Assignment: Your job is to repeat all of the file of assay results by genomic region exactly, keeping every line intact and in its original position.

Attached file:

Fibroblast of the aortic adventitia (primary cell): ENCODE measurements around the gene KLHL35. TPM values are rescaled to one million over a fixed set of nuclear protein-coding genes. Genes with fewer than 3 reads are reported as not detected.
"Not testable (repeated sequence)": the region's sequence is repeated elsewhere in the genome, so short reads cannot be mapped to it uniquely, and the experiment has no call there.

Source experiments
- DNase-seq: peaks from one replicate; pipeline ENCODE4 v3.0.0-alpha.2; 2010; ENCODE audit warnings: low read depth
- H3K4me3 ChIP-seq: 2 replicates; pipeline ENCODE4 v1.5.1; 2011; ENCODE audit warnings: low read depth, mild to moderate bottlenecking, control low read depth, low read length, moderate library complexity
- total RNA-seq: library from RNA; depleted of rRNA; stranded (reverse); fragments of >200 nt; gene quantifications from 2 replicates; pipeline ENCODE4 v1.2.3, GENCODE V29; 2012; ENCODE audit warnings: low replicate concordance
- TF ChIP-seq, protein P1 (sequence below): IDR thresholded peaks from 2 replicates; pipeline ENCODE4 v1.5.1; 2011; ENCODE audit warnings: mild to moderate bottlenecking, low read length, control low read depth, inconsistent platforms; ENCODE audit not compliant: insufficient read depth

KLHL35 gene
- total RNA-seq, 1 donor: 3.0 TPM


Fibroblast of the aortic adventitia (primary cell): ENCODE measurements around the gene KLHL35. TPM values are rescaled to one million over a fixed set of nuclear protein-coding genes. Genes with fewer than 3 reads are reported as not detected.
"Not testable (repeated sequence)": the region's sequence is repeated elsewhere in the genome, so short reads cannot be mapped to it uniquely, and the experiment has no call there.

Source experiments
- DNase-seq: peaks from one replicate; pipeline ENCODE4 v3.0.0-alpha.2; 2010; ENCODE audit warnings: low read depth
- H3K4me3 ChIP-seq: 2 replicates; pipeline ENCODE4 v1.5.1; 2011; ENCODE audit warnings: low read depth, mild to moderate bottlenecking, control low read depth, low read length, moderate library complexity
- total RNA-seq: library from RNA; depleted of rRNA; stranded (reverse); fragments of >200 nt; gene quantifications from 2 replicates; pipeline ENCODE4 v1.2.3, GENCODE V29; 2012; ENCODE audit warnings: low replicate concordance
- TF ChIP-seq, protein P1 (sequence below): IDR thresholded peaks from 2 replicates; pipeline ENCODE4 v1.5.1; 2011; ENCODE audit warnings: mild to moderate bottlenecking, low read length, control low read depth, inconsistent platforms; ENCODE audit not compliant: insufficient read depth

KLHL35 gene
- total RNA-seq, 1 donor: 3.0 TPM